Earlier this month, I attended a panel discussion on “Art in Public Space” held in the Hamilton Garden of the Kimmel Center. As I waited for the program to start, I checked out the view from the top floor. What I saw left a hole in my heart.
The hole is where Philadelphia International Records once stood.
Kenny Gamble and Leon Huff have earned their place in history.
Sadly, the building that held the stories of the songwriters, musicians, producers and arrangers is now lost to history. For the love of money, African Americans’ cultural heritage was erased from public memory.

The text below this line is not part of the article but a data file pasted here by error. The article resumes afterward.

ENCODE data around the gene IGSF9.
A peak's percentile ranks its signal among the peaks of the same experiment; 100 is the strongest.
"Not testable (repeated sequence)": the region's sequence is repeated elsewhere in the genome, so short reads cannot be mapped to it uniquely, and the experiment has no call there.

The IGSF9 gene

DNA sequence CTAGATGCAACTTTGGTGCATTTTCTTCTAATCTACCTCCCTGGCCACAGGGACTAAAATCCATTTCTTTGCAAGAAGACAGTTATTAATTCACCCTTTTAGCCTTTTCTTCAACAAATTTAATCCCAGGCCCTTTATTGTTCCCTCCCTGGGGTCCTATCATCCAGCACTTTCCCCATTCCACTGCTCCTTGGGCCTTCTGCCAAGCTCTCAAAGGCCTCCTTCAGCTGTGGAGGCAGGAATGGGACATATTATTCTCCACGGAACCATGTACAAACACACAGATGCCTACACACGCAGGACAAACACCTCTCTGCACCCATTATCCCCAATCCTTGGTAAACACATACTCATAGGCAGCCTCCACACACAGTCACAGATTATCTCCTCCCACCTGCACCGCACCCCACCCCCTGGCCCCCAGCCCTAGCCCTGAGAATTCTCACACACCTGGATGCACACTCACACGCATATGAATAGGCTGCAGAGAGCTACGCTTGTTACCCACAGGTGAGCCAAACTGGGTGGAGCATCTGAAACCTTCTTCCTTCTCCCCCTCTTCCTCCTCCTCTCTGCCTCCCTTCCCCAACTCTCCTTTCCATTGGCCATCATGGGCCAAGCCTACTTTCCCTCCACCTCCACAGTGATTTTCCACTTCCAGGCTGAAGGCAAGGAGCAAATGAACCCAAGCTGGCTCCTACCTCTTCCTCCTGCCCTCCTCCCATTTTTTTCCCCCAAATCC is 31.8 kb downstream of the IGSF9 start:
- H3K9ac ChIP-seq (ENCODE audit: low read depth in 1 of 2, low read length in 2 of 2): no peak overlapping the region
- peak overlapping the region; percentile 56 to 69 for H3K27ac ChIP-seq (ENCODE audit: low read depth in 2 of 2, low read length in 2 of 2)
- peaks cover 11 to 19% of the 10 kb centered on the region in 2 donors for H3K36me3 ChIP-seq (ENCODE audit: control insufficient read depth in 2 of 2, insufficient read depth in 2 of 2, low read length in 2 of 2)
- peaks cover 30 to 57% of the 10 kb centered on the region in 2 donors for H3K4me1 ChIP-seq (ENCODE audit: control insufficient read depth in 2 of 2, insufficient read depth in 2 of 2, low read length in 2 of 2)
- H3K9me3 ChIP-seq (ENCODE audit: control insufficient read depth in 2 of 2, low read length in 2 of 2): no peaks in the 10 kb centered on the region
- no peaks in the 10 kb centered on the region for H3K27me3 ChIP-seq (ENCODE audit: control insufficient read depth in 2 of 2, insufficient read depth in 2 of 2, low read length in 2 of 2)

Gamble and Huff sold the historic building to Dranoff Properties which plans to build a luxury hotel and condos for the one percent. Three years after the demolition of “309,” there’s just a hole in the ground. The reason: Dranoff Properties is waiting for a corporate welfare check to the tune of $19 million before breaking ground on the “biggest, tallest and most expensive” project the company has ever done.
In the poorest big city in the country, spending taxpayers’ money to further enrich the rich is the sound of Philadelphia.